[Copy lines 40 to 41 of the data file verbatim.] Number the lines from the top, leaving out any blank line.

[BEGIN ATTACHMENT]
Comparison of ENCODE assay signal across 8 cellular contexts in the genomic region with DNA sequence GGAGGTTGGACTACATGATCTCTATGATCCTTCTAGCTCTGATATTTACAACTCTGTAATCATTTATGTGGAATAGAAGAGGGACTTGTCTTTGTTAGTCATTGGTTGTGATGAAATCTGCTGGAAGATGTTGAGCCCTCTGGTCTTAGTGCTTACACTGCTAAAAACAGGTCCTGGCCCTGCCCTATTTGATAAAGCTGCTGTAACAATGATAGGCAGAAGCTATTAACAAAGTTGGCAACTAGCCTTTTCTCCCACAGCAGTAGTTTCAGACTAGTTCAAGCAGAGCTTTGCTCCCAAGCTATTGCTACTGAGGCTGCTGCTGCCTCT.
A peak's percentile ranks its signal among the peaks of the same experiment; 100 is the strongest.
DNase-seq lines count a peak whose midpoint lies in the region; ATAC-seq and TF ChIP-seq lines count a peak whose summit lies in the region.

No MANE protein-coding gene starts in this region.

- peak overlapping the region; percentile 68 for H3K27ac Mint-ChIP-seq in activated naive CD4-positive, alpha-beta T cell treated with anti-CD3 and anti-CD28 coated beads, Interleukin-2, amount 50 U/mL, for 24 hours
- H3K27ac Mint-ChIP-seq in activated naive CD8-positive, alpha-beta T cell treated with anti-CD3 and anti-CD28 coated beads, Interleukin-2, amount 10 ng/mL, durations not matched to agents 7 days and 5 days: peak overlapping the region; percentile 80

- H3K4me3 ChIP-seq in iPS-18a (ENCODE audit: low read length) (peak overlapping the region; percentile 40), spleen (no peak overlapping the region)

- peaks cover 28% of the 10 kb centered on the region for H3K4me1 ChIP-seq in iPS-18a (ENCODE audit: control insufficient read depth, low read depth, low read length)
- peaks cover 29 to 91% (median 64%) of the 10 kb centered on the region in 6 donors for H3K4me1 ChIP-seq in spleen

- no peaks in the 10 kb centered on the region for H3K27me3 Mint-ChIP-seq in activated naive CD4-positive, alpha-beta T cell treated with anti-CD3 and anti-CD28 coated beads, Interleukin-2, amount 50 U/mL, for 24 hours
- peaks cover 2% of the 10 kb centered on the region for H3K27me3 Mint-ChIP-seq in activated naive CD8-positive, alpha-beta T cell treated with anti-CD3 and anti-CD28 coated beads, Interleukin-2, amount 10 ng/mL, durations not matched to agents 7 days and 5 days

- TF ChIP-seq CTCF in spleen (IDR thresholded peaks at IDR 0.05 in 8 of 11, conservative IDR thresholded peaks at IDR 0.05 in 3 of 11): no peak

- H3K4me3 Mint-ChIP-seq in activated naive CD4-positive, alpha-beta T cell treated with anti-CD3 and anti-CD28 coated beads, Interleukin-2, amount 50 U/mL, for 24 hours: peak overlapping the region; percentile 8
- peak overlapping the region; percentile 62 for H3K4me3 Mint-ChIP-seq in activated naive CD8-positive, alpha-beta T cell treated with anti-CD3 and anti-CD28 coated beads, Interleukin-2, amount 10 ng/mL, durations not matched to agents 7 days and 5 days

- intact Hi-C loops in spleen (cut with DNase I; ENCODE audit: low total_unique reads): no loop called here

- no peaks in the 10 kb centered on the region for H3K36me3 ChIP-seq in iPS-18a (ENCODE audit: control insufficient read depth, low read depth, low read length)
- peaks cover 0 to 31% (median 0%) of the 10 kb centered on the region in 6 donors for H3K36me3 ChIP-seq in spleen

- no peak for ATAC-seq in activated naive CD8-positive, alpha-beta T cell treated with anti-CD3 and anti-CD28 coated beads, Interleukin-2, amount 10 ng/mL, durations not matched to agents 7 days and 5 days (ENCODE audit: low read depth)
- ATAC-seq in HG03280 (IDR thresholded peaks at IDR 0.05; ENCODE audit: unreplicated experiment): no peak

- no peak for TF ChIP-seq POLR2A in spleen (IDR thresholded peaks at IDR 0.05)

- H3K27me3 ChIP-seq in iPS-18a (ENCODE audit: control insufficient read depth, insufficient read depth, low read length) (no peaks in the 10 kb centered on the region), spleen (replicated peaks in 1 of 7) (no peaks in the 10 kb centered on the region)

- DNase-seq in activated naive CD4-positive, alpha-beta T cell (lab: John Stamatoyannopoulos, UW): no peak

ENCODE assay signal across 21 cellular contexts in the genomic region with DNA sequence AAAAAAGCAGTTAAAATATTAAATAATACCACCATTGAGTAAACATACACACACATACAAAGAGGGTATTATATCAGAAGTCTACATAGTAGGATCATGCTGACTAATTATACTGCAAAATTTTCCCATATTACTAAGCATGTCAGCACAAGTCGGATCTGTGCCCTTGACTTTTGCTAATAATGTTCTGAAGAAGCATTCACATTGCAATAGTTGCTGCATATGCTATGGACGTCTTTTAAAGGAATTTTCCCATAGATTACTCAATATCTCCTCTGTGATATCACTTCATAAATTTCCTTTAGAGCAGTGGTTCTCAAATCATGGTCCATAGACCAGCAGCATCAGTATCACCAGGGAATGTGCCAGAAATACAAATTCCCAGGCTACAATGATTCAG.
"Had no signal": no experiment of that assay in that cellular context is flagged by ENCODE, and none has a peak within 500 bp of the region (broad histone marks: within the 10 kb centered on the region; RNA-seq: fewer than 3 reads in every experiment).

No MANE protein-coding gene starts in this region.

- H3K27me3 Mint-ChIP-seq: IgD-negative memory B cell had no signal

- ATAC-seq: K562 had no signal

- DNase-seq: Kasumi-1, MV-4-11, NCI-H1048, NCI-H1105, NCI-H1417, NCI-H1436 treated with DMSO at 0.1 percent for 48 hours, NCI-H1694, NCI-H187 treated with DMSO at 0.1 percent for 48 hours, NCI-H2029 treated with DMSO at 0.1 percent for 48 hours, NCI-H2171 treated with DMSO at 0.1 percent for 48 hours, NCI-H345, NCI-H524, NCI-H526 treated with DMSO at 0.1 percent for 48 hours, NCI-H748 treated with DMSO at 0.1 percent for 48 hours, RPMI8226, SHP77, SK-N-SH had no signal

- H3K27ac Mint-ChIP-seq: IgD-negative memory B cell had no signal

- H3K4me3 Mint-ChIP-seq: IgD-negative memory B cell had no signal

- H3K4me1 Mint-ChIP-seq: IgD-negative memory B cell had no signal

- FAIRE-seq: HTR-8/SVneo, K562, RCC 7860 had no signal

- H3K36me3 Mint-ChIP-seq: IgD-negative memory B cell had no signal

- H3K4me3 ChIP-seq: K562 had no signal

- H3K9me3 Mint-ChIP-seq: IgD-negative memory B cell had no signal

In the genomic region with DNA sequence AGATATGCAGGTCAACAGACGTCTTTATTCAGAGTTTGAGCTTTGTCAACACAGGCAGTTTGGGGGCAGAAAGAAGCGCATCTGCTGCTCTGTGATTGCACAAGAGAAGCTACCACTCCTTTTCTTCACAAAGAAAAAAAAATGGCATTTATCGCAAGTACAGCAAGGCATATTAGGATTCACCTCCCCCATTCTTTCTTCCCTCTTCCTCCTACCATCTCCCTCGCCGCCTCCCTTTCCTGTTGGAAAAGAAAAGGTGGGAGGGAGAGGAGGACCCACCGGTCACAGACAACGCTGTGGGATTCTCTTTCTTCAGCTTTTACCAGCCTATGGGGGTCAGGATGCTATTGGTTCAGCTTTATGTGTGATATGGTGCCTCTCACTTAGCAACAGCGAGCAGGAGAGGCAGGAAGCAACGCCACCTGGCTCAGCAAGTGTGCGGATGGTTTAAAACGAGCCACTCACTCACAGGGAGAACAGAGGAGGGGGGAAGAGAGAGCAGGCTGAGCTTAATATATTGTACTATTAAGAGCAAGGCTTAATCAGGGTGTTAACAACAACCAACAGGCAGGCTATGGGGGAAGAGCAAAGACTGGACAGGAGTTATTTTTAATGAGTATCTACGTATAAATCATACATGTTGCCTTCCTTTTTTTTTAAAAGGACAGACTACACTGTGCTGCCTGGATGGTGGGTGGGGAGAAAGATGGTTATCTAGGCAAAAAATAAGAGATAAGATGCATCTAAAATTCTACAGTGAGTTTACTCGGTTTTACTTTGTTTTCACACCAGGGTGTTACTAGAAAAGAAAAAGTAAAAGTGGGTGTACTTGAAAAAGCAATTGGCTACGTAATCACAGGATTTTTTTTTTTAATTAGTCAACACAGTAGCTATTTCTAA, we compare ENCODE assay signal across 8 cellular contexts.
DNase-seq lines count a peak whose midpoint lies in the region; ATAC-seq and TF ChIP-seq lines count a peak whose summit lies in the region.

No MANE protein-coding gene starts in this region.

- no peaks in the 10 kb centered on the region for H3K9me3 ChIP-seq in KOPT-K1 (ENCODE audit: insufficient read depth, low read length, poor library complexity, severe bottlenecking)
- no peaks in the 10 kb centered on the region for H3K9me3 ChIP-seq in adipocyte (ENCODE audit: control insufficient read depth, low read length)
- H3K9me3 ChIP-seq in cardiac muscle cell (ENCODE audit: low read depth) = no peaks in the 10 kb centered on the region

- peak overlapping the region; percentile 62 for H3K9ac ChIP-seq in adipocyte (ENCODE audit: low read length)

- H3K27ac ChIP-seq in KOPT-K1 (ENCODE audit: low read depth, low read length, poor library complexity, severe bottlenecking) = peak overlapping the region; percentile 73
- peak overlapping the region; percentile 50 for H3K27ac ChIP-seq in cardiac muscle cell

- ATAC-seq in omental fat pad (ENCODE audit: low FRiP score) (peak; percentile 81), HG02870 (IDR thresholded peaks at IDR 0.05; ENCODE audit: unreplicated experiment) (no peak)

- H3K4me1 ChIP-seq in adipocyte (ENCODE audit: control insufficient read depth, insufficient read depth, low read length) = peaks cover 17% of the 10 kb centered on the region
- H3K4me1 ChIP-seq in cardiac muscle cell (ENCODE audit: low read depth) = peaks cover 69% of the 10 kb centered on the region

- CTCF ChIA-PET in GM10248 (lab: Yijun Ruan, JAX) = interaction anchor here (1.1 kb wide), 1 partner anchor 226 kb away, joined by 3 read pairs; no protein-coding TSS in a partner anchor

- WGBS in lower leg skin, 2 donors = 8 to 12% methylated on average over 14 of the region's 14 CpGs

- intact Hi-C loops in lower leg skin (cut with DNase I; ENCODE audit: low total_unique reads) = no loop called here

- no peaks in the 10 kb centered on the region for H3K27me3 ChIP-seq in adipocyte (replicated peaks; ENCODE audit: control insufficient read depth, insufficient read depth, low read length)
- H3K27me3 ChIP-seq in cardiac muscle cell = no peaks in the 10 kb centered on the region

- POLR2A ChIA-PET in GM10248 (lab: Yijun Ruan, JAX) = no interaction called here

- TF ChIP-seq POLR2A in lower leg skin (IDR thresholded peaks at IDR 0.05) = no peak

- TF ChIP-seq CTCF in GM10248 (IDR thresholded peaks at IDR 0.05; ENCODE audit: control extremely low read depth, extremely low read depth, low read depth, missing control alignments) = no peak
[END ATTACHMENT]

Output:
- no peaks in the 10 kb centered on the region for H3K9me3 ChIP-seq in adipocyte (ENCODE audit: control insufficient read depth, low read length)
- H3K9me3 ChIP-seq in cardiac muscle cell (ENCODE audit: low read depth) = no peaks in the 10 kb centered on the region